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What is the average teaching load for a math postdoc position in the US? And can someone please explain this in reference to the trimester or quarter system, which I'm not too familiar with.

According to most job ads I've read, it seems for universities on trimesters, it's 3 courses per year, and for universities on quarters it's 4 courses a year.

However, is it the case that the summer term (in either system), is different from the other terms and that teaching usually doesn't occur in summer? So it's 2/1 courses per term under a trimester system and 2/1/1 courses per term under a quarter system?

Usually how many weeks are there in a term under each system? And usually, how many hours per week is there in a normal course?

Obviously, I know these answers will vary from university to university, I'm just looking for a ballpark answer.

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  • I agree with you that this is a typical research postdoc load in mathematics at a non-elite R1. However, beware that some positions are called postdocs but are actually teaching positions. – Elizabeth Henning Jan 19 '20 at 21:20
  • Somewhere between 1 and 3 per semester. I don't know that "averaging" makes much sense because universities can be ranked very differently, can have different goals regarding research, and can have very different positions in mind that they are calling a "postdoc". – Morgan Rodgers Jan 20 '20 at 1:07
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The general answer isn't really a number. I expect that in most cases a teaching load is similar to that of a regular faculty member, though that isn't necessarily the case.

The semester, trimester, quarter system defines how many regular terms there are per year, with trimester and quarter often being synonymous. It is the number of terms that most students attend in a given year. Two semesters make a year on the semester system, etc.

A post doc is more likely at a research institution than a liberal arts college and the teaching load differs. In some R1 universities the teaching load is one course per term. At Dartmouth (quarter system, "Dartmouth System"), the load was four courses per year, or one per "quarter", though you didn't need to spread them out over the four quarters. I don't know if the system has changed and my knowledge is very old. The summer term was just like any other and students were expected to do something academic, but perhaps academic related travel.

At some State universities, the load is two courses per term, so four in a year on the semester or six (shorter courses) per year on a trimester system. Again, it might not be necessary to spread them out evenly and it might be possible to "buy" yourself out of a course or two using grant funds. The load might be lighter than that at some places, but not likely heavier at an R1.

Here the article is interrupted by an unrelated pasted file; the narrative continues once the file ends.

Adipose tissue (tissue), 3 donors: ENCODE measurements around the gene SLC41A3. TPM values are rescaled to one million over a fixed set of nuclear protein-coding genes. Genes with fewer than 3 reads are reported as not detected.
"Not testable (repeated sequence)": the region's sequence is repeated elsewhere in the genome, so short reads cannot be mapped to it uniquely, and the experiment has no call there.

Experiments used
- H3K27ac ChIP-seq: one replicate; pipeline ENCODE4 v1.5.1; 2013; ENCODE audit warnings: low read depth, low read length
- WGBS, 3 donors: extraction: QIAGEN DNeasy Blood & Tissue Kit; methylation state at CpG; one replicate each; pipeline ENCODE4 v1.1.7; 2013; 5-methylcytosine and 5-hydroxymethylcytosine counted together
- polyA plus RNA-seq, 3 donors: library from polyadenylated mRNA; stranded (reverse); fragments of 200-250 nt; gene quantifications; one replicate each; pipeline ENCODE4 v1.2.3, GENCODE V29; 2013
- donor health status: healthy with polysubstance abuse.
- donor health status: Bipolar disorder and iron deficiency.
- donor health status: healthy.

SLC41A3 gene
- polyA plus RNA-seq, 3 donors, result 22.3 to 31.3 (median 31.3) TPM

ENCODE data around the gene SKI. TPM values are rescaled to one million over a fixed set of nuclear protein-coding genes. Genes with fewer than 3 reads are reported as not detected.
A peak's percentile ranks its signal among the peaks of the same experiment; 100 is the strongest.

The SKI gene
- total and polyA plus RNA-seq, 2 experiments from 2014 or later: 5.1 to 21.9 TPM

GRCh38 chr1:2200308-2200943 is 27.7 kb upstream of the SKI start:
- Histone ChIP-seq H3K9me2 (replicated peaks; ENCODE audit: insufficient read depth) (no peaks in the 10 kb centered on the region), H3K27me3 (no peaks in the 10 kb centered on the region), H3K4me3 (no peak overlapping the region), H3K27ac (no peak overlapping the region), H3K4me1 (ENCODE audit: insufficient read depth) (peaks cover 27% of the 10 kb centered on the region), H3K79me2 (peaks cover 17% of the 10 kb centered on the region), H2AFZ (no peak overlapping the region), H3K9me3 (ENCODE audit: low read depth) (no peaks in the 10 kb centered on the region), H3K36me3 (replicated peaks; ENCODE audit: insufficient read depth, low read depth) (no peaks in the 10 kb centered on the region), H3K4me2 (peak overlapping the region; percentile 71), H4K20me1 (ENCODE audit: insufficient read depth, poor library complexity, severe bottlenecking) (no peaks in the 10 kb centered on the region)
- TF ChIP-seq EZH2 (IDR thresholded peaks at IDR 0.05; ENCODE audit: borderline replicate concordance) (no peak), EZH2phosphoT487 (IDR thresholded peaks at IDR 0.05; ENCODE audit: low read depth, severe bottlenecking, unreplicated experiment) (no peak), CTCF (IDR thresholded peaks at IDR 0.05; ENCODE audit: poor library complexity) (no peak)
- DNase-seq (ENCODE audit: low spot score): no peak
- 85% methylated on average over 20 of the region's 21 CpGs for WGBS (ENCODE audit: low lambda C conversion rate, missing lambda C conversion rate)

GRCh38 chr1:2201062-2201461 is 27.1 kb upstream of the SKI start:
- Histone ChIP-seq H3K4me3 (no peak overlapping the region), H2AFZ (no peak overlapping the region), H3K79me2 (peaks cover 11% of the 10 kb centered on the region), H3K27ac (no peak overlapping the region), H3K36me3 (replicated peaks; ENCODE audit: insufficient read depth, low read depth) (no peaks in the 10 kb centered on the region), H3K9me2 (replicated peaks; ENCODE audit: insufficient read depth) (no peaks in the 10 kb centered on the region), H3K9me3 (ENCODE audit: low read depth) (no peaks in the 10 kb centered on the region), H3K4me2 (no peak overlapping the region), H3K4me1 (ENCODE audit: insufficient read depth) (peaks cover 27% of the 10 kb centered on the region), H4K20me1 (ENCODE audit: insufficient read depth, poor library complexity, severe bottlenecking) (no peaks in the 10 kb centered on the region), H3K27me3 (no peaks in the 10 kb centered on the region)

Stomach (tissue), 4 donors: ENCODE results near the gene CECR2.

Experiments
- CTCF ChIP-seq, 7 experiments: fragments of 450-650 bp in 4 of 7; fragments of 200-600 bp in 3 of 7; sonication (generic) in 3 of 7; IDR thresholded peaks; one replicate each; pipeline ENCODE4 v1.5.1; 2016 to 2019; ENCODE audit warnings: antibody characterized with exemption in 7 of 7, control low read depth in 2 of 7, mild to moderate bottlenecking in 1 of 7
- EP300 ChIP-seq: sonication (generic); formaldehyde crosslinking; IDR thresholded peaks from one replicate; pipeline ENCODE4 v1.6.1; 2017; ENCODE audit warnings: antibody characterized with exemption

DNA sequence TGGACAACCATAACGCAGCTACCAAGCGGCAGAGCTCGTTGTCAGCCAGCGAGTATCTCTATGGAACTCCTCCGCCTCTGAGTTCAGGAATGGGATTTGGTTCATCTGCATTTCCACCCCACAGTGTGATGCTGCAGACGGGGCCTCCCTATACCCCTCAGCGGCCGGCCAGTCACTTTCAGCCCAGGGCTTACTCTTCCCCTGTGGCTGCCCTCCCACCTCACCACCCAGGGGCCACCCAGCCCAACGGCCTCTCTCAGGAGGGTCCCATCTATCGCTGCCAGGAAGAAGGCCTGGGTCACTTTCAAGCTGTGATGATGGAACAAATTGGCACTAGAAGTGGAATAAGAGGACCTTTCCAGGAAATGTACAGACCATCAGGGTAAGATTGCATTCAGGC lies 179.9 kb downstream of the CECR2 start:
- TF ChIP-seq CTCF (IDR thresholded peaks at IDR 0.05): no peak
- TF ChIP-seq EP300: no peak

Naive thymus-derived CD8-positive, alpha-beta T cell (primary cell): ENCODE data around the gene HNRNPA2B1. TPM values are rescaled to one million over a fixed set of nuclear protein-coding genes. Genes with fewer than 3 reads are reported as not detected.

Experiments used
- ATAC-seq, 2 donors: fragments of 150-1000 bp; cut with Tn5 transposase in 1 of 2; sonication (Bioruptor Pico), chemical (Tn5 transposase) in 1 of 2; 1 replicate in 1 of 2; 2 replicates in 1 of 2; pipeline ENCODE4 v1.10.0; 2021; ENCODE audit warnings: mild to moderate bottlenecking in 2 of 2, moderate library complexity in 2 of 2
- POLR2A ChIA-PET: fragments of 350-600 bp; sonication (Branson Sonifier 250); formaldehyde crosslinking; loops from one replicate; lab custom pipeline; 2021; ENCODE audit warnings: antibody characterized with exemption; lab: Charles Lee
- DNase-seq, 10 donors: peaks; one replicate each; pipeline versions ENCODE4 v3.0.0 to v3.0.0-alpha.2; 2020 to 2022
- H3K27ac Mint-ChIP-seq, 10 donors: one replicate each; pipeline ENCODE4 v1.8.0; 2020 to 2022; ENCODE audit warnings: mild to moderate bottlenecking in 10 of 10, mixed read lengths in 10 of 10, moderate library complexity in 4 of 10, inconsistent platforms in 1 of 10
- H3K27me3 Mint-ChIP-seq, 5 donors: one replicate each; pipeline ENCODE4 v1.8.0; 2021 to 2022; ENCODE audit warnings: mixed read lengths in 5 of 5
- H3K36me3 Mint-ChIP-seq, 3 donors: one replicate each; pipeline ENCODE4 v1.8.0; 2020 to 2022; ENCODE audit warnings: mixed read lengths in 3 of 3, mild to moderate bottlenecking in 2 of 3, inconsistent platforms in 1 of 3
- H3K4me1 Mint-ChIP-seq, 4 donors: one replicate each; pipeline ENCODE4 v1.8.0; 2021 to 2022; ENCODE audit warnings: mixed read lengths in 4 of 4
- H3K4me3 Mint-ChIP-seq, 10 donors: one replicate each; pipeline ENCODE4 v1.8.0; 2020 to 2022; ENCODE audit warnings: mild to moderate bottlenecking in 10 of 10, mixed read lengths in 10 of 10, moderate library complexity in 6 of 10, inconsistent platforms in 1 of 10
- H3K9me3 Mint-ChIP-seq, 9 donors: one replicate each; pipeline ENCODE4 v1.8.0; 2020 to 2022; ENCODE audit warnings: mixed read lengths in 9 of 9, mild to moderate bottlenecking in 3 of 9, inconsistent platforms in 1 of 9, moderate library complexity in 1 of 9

At most R1 sorts of places if you have more than one course to teach in a term it is more likely to be two sections of the same course than two different courses, but not guaranteed. At some places the tenured faculty (and probably post docs) teach in their specialty in advanced course, but, again, not necessarily.

At a liberal arts college the load might be four or even five courses per term. But there are few post docs at such places.

A post doc might possibly not have teaching duties at all if the are paid out of grant monies. It would be uncommon, I think, to have a higher load than the regular faculty. In some situations you might actually have to beg to get teaching duties at all.

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  • How many weeks are there in a semester/trimester/quarter system? – LCE Jan 19 '20 at 12:31
  • A normal semester is about 15 weeks. A quarter might be 10 or so. A trimester might be like a quarter or a bit longer. Note that three quarters is about the same as two semesters. Most students in the US are in classes about 30 weeks a year, give or take a bit. The divisions are for various reasons, pedagogical as well as administrative. One of the admin details considered is how the university is "used" in the summertime. Is it considered a vacation or an academic period. Some places have a shorter "summer term". – Buffy Jan 19 '20 at 12:38
  • Thanks. Pretty much all of the general postdoc ads I've seen include teaching, unless the postdoc is tied to a specific research grant. Just to clarify the point regarding the summer term, are you saying it's normal for a postdoc or an academic to be teaching in all terms, including summer? – LCE Jan 20 '20 at 9:31
  • Not on the semester system. And even at Dartmouth people "normally" teach four courses in three terms (or even two), but summer might be one of them. But teaching throughout the year would be unusual. The load is defined annually, but the distribution can have some flexibility. On the semester system, those who teach in the summer usually get an extra stipend, provided they have fulfilled their normal obligations already. And note that the spread of courses over the year is a negotiation with the department. Courses need coverage if the system is to work properly. – Buffy Jan 20 '20 at 12:36

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